Circulating serum levels of procalcitonin rise significantly during bacterial infection. Because calcitonin is known to be a monocyte chemoattractant, we investigated whether procalcitonin, a prohormone of calcitonin, also affects leukocyte migration.Design
Prospective, controlled in vitro study.Setting
University research laboratories.Interventions
Forearm venous blood polymorphonuclear neutrophils and monocytes were isolated from healthy human donors. Cell migration was assessed in a blindwell chemotaxis chamber. The distance of migration into filter micropores was measured. To biochemically confirm functional data on cell migration, effects of procalcitonin on cellular levels of cyclic adenosine monophosphate were measured by high-performance liquid chromatography.Measurements and Main Results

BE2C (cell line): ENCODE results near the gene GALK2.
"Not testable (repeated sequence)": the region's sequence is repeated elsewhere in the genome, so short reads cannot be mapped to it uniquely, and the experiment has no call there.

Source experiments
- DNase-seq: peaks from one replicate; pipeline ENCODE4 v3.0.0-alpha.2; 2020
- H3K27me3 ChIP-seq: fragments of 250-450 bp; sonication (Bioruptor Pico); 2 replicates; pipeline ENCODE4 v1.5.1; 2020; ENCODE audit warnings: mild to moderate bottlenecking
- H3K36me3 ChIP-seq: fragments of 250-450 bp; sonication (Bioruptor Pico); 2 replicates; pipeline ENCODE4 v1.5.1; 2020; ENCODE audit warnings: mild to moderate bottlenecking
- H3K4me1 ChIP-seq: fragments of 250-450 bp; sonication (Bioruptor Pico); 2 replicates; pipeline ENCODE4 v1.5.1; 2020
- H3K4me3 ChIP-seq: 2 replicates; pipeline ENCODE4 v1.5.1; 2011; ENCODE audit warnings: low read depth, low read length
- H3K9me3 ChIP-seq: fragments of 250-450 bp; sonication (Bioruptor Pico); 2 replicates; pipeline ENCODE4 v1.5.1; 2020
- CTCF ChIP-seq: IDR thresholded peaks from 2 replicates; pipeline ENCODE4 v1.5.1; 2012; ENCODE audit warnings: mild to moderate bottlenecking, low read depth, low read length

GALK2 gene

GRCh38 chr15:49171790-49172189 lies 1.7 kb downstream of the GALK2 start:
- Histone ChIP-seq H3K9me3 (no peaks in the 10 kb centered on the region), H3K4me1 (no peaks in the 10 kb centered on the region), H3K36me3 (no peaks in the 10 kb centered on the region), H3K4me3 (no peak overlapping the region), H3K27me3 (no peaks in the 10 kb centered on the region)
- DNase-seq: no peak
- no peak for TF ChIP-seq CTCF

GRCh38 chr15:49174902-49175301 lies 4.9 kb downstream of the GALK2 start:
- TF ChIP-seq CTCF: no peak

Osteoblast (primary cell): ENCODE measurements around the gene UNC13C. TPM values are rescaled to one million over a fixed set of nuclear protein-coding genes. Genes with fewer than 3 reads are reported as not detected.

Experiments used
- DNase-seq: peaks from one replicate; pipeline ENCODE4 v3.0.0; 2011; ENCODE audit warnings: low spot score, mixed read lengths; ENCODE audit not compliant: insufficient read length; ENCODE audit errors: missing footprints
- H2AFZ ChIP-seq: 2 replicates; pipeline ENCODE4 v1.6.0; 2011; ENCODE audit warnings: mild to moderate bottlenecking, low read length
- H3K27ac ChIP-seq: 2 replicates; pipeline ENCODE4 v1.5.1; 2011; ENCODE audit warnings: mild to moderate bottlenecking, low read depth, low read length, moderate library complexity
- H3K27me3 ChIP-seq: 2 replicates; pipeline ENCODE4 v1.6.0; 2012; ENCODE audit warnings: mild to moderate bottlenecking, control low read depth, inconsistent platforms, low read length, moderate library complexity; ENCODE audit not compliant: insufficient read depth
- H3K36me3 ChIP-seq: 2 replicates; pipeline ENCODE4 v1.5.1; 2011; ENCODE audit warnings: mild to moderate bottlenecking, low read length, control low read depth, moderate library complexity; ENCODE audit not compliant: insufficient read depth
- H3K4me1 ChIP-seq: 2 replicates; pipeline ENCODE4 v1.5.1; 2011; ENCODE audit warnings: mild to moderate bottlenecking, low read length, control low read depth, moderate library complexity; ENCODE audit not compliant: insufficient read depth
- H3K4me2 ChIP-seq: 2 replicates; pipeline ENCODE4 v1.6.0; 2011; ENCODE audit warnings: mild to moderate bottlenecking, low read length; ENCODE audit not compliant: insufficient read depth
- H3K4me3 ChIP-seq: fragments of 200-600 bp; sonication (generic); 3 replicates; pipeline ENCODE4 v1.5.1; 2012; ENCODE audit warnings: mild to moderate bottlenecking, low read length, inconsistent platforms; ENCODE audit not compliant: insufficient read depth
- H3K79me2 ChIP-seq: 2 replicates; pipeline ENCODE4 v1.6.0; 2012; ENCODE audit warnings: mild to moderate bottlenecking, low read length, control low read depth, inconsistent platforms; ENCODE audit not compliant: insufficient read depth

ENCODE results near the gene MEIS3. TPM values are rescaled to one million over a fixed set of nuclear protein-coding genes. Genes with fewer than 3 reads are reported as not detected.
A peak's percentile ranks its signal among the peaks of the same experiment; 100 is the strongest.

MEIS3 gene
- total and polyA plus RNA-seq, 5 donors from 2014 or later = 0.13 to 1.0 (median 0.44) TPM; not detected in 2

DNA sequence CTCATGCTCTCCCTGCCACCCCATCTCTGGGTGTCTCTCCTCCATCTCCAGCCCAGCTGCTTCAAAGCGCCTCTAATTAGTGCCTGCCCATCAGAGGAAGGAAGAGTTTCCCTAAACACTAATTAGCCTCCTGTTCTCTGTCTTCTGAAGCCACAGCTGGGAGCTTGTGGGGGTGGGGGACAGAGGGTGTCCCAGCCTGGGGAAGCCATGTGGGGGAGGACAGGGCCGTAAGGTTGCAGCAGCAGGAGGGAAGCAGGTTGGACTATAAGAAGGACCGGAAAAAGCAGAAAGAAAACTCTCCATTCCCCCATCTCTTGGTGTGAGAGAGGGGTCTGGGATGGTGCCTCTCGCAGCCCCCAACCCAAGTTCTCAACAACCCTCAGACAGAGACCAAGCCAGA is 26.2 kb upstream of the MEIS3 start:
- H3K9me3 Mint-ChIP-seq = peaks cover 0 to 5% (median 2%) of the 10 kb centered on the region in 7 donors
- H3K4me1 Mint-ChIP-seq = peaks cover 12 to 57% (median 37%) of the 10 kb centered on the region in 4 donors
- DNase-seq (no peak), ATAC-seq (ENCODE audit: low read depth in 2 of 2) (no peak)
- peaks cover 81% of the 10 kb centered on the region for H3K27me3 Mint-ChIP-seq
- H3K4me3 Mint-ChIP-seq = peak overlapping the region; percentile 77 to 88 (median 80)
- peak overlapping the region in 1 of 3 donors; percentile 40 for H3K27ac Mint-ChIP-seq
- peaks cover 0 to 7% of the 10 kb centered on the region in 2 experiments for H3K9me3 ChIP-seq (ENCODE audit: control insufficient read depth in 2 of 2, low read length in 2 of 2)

Both procalcitonin and calcitonin elicited dose-dependent migration of monocytes at concentrations from the femtomolar to the micromolar range. Neutrophils did not migrate toward procalcitonin or calcitonin, nor was their oxygen free radical release affected as measured fluorimetrically. Checkerboard analysis of monocyte locomotion revealed procalcitonin-induced migration as true chemotaxis. Pretreatment of monocytes with procalcitonin or calcitonin rapidly deactivated their migratory response to formyl-Met-Leu-Phe, and both also induced homologous deactivation of migration. Procalcitonin elevated levels of cyclic adenosine monophosphate in monocytes.Conclusions
In vitro procalcitonin is a monocyte chemoattractant that deactivates chemotaxis in the presence of additional inflammatory mediators. Procalcitonin stimulates cyclic adenosine monophosphate production in monocytes, suggesting that its action may be specific and comparable with calcitonin, which exerts similar functions.